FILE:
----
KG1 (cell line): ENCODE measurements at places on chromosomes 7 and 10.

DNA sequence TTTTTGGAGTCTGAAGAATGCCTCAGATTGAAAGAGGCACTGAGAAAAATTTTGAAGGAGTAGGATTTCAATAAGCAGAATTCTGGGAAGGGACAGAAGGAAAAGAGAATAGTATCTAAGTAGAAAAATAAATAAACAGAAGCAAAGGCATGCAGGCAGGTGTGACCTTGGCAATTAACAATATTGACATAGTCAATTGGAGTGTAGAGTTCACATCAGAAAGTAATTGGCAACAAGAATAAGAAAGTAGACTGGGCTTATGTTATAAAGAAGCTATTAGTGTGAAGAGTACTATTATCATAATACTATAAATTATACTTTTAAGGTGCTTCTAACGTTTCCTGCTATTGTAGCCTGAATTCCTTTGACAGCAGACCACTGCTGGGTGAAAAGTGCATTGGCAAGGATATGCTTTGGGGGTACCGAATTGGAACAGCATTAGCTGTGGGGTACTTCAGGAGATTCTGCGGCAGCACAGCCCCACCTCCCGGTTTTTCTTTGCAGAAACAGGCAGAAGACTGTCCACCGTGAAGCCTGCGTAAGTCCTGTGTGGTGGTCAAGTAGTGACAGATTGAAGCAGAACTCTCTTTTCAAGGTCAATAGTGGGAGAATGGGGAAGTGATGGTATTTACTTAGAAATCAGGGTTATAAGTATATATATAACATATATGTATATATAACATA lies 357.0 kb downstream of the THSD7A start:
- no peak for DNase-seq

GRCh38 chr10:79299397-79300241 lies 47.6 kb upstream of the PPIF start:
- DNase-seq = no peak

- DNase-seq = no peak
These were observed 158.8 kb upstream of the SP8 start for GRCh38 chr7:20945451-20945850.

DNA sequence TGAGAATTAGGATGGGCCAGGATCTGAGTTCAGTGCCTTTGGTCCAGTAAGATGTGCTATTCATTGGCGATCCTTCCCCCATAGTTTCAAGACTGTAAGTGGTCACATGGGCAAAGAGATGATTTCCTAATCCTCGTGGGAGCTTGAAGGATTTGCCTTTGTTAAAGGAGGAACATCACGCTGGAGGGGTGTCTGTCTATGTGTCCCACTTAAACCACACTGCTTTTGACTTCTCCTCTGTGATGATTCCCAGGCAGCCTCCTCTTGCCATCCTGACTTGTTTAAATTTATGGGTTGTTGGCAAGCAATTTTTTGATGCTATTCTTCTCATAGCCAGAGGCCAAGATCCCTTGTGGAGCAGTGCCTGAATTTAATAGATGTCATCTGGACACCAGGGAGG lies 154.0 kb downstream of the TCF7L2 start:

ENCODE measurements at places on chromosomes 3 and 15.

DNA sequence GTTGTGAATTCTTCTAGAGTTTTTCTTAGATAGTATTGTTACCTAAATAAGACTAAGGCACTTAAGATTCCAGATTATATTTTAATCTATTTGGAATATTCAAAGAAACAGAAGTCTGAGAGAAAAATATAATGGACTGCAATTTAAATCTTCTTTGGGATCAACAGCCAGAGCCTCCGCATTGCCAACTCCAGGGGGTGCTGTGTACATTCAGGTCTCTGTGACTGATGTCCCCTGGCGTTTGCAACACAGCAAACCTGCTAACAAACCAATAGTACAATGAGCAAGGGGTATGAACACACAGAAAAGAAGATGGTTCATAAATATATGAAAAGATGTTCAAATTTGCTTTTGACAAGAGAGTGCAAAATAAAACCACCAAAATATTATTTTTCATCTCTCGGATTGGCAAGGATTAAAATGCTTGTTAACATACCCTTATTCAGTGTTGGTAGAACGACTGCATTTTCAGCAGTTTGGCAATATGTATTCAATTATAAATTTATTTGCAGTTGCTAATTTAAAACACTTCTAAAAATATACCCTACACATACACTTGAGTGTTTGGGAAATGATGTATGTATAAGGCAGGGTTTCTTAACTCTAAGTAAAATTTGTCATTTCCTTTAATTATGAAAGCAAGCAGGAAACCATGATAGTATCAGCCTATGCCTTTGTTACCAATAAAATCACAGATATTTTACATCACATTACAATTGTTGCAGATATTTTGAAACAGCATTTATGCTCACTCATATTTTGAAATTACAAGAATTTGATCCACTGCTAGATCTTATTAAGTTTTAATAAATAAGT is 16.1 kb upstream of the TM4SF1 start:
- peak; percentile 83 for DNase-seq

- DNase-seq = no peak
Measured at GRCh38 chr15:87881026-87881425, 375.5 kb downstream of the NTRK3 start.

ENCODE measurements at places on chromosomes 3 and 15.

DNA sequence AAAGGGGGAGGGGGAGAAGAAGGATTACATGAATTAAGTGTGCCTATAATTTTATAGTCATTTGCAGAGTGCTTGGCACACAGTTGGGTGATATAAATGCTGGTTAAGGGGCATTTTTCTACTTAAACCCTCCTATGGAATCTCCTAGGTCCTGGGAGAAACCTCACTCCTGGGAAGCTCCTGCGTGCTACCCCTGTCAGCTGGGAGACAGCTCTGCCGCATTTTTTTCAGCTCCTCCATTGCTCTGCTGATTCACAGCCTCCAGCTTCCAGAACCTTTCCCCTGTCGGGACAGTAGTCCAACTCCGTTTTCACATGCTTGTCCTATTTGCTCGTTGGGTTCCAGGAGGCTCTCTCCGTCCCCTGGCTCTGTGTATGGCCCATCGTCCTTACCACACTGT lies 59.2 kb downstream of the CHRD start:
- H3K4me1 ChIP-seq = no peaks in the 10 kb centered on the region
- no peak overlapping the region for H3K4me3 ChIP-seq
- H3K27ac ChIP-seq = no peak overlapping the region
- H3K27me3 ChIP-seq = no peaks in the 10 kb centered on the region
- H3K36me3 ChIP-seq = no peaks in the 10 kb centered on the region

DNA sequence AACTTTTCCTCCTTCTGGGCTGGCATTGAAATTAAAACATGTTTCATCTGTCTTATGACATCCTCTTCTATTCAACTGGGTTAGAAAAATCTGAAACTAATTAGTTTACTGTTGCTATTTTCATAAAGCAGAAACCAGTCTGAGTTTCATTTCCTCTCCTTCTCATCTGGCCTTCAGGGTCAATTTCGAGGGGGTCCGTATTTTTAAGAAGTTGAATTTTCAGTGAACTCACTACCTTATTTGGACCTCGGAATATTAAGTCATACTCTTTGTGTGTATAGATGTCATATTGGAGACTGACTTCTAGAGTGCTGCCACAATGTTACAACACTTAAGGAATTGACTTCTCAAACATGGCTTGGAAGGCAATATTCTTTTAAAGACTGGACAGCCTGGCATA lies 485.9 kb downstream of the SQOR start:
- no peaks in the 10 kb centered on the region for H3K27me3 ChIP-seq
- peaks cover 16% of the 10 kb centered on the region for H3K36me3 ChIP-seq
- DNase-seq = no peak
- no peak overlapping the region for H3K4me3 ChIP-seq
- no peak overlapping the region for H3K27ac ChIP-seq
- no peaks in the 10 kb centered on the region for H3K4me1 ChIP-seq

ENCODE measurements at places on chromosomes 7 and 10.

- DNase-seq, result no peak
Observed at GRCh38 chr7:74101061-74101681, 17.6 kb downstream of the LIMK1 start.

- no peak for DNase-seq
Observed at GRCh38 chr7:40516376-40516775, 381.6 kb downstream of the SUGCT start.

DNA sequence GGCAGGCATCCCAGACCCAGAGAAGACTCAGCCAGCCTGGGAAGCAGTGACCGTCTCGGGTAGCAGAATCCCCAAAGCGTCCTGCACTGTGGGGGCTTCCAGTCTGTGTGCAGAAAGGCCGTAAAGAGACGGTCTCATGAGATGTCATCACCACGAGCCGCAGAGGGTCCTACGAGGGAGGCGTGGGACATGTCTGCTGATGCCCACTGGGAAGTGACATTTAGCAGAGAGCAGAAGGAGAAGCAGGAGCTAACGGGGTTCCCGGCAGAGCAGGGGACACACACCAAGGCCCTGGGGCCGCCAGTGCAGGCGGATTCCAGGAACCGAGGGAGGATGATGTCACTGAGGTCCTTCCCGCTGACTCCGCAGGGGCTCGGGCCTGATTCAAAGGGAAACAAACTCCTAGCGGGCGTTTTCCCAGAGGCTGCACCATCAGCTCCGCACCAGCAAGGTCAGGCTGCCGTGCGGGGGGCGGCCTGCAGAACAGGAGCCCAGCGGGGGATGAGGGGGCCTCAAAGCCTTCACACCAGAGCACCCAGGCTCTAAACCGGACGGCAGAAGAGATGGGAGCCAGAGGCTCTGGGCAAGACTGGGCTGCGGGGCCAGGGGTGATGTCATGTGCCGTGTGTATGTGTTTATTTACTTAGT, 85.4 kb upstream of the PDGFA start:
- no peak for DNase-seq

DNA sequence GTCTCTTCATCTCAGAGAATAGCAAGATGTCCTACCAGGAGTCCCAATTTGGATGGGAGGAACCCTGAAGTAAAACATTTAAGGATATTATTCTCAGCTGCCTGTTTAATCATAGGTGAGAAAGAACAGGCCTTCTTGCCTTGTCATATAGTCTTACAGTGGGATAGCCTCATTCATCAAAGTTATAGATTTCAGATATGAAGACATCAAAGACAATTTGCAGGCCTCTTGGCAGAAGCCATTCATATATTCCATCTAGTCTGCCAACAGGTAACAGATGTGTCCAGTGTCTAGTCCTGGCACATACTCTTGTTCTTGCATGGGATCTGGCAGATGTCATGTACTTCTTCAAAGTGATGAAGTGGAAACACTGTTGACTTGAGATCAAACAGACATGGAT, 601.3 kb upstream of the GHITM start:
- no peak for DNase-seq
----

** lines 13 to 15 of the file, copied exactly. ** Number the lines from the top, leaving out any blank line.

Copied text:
Measured at GRCh38 chr15:87881026-87881425, 375.5 kb downstream of the NTRK3 start.

ENCODE measurements at places on chromosomes 3 and 15.

DNA sequence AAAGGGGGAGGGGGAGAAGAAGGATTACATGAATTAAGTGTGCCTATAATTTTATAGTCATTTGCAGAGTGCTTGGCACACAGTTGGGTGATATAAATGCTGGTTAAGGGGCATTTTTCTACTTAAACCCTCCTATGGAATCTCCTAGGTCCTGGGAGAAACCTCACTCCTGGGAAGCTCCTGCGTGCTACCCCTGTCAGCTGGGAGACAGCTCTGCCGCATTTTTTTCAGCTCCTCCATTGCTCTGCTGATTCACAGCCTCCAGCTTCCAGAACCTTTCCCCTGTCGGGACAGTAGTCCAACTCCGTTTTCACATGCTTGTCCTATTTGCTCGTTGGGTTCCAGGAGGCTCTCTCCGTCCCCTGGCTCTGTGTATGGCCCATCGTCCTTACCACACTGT lies 59.2 kb downstream of the CHRD start: